When there is a strong regulatory pressure, politically connected ousiders are positive for firm value, through their help in resources` acquisition, (licenses, and so on). This is also the case for firms acting locally.

 

This helps understand why some firms still keep recruiting friendly directors, deeply believing that they act efficiently, even if they send a negative signal to markets

 

It would also help understand why “When regulation forces a board to become more independent than endogenously determined, the CEO may counteract by strengthening connectedness with other key players governing the firm” so as to weaken the regulatory effect, (“The Independent Board Requirement and CEO Connectedness”, by E. Han Kim and Yao Lu, where the authors consider a bad effect of Ceo connectedness on governance, monitoring, performance, and hence, firm value).

 

b) What is an Independent Director?

 

The Spanish Governance Code, (Código Conthe), establishes that an independent director is one that is elected for his/her personal and professional profile, and is isolated from pressure coming from management, significant shareholders and the corporation itself. He cannot have been Director in other group`s firm, he cannot be employee or otherwise receive significant fees or payments from the company; he cannot be himself or have been named to represent a significant shareholder; he cannot be a manager`s relative; he must have been proposed by the Nomination Committee. Basically, he needs to be an unconflicted director. As Richard Leblanc affirms, (“Rethinking what it means to be an “independent” Director”),  the problem is the way conflict is determined: it is usually judged by the Board, whether “there are material relationships,…., that can reasonably be expected,…, to interfere with their independent judgement”. For an employee, a conflict of interest is understood to exist, when a superior and objective body, (a manager, the Board), thinks it exists, and the judgement is not limited to what the employee thinks by himself. But when the Board assesses the subject itself, it very often forgets to notice social connection among directors, long tenure, other perks and capture instruments offered by management, and so on. Perhaps the existence of conflicts of interest should be assesed in a much objective, even external to the Board, manner.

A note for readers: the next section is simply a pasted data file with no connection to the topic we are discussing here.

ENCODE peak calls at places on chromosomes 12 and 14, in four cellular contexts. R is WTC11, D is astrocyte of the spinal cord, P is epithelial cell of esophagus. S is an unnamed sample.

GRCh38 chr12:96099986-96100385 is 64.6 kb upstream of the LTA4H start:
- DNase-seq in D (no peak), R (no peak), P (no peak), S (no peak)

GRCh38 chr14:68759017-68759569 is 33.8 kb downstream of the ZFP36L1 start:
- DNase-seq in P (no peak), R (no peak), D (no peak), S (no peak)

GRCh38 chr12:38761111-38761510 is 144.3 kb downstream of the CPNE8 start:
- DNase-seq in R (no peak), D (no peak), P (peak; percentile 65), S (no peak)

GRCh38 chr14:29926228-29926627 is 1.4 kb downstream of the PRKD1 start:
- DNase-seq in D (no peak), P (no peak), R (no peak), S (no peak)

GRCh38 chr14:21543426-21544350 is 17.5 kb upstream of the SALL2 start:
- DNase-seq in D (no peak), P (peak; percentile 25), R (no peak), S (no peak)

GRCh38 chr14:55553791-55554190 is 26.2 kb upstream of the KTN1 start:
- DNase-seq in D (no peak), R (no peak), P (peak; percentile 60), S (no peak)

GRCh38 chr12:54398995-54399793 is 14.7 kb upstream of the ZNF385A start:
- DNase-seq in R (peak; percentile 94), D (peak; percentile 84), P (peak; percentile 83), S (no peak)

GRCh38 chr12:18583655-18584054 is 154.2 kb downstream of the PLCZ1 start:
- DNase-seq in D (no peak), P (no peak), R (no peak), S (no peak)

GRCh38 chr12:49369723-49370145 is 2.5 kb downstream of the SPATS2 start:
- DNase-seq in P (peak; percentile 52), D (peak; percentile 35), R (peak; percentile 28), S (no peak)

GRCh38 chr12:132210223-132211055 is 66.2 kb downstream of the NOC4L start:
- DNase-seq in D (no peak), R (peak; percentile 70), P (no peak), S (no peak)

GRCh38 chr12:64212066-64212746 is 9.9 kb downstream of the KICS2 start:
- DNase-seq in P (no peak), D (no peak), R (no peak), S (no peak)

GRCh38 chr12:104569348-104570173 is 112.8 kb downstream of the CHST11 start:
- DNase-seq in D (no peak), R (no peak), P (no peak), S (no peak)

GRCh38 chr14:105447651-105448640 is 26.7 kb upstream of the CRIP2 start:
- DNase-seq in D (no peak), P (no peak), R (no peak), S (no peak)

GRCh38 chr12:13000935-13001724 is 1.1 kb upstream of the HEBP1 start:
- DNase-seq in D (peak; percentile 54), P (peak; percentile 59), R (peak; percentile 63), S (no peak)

c) What are the main qualities of an Independent Director?

 

According to a survey and report by Korn Ferry International, (“Greatness Cultivated in the Boardroom”), there are different sets of required attributes for a NED:

–         Core characteristics: they need to be strong but not domineering, strategic but able to drive into the detail, engaged and team oriented, while able to preserve thinking independence, and committed. Of course, experienced.

–         Characteristics on the rise: they need to deeply understand risk, (so as to determine the company`s risk appetite, not just approving managers` decisions on that), have a global outlook, be responsive to change, and familiar with new technologies and social media; of course, they need to have a long term view and perspective,  (both on corporate responsibility matters, and strategy).

 

There is also a perceived list of behaviors that Neds need to avoid:

 

–         Hostility, egocentrism, uncommitment, policeman style, captiveness of compliance.

–         Non-stop talkers, nodders, hesitators.

–         Particularly relevant, NEDs need to understand the challenges the company is facing.

 

d) What should a Board/and the NEDs themselves do to optimise a NED`s performance

 

–         Boards should use personal and collective evaluation of NEDs and boards, and of course provide them with all reasonable support.

–         NEDs need to: learn as much and as fast as possible, ask and listen before issuing uneducated comments, commit to add value, and reach out other directors and relevant people.